After more than eight weeks in trial, and more than two years in preparation for trial, Cary computer engineer Brad Cooper was found guilty of first degree murder in the death of his wife Nancy Cooper. Many in Raleigh and the Research Triangle were captivated by the salacious details – marital infidelity, rumors, and gossip – that took up a good part of the trial. WRAL reported had more than 22,000 comments on news articles it posted on its website.
More important, however, was the centrality of computer-related evidence in the trial. People who watched heard about routers, WiFi, packet injection, WEP and WPA encryption standards, MFT tables, SIM cards, EnCase, Forensic Toolkit (FTK) and the like. For people who simply plug in a computer to get on FaceBook or use their cell phones to send the occasional text, this was all gobbledygook.
However, this evidence was crucially important because the most damning piece of evidence the State had was the Google maps search purportedly conducted 12 hours before Ms. Cooper’s body was found, showing the location of her body. If Brad Cooper did in fact search that site before his wife’s body was found, then that would be highly suspicious. But the defense contended that such evidence was either faked or planted.
The trial highlighted how, in a digital age, evidence from cell phones, FaceBook accounts, and computers will become crucial, especially in cases where there is no direct evidence of a crime. And that’s what the Cooper case was.
There are multiple issues related to computer evidence in a trial, but let’s focus on three:
First, digital evidence is highly volatile, meaning that it can every easily be tampered with or be subject to inadvertent destruction. Where police seize computer equipment, but do not first shut it down, such equipment may run for days or weeks on battery power, which means that evidence can be potentially accessed, deleted, or modified long after it left the suspects home. In addition, because digital evidence is so transitory, it can easily be overwritten, or planted, and such overwriting and planting may be very difficult for computer technician to trace.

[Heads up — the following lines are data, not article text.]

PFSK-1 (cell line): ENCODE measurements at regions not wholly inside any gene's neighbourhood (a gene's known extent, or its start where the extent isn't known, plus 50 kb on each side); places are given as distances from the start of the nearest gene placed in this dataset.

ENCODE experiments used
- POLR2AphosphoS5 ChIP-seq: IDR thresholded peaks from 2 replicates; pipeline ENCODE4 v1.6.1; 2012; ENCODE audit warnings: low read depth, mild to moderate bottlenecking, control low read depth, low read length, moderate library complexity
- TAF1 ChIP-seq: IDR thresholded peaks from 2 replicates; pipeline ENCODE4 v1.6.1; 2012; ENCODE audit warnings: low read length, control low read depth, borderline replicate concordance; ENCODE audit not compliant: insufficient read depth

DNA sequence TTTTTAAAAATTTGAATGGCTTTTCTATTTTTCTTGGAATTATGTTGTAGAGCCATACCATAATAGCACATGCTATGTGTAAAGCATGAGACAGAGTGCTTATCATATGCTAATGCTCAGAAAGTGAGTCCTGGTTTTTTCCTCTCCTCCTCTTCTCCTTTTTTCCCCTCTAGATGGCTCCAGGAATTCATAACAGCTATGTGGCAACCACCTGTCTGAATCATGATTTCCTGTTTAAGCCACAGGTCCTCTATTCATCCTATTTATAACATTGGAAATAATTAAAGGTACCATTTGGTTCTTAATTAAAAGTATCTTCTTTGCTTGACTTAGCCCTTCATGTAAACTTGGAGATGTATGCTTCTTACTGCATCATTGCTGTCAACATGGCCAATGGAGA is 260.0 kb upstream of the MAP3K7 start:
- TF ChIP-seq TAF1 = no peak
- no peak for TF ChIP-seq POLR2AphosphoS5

Second, people have tremendous amounts of personal information on their phones and computers and on services like FaceBook, GMail, Hotmail, MySpace, Twitter. The volume of information may simply overwhelm not only police agencies, but also underresourced defense lawyers. Police agencies can usually command the resources – whether by calling in the FBI or the State Bureau of Investigation – to conduct an investigation. But a defense attorney is usually a single lawyer who may or may not know anything about how computers even work. Consequently, a defense lawyer may be completely outmatched in terms of resources to defend his client, even though the FBI or SBI’s investigation may have been shoddy.
Third, there are a number of cultural and generational divides that make the use of technological evidence at trial difficult to manage. Many people who are 40 or over really have no clue about how computers work (that’s true of many people under 40, but at least they may be familiar with what FaceBook or an mp3 player is). Judges and most senior lawyers tend to be over 40 and, consequently, unless they’ve devoted considerable time to learning the technology, may be complete befuddled by the presentation of evidence. Sometimes lawyers and judges who know nothing about these technologies may even take pride in their ignorance – “I don’t even have a FaceBook account” – which is particular disturbing.
Such ignorance can make judges ill-equipped to rule on evidentiary motions, and can make defense lawyers incapable of responding to the evidence.
In addition, there is a cultural divide between the courtroom and computer technologists. The courtroom makes a great deal of certifications. If someone has been certified by some agency as an expert in, say, EnCase, they are presumed to be an expert. Consequently, the FBI, whose computer forensic people may or may not be very good, focuses on sending them to certification courses, knowing that getting admitted as an expert in a court is the most important thing.
In the computer world, however, the best experts – the people who really know their stuff – don’t rely on certifications at all. You can spend thousands of dollars and hundreds of hours getting a Microsoft certification, or you can actually learn how to use the software and equipment. Computer people – the ones who make a good living at this stuff – tend to simply learn the software and equipment. Consequently, they usually find it harder to get admitted as an expert on a court of law because while they may have far more skill than the FBI computer expert, they lack the proper certifications because such certifications are usually worthless in the real world.
These problems are going to continue to plague our criminal justice system for decades.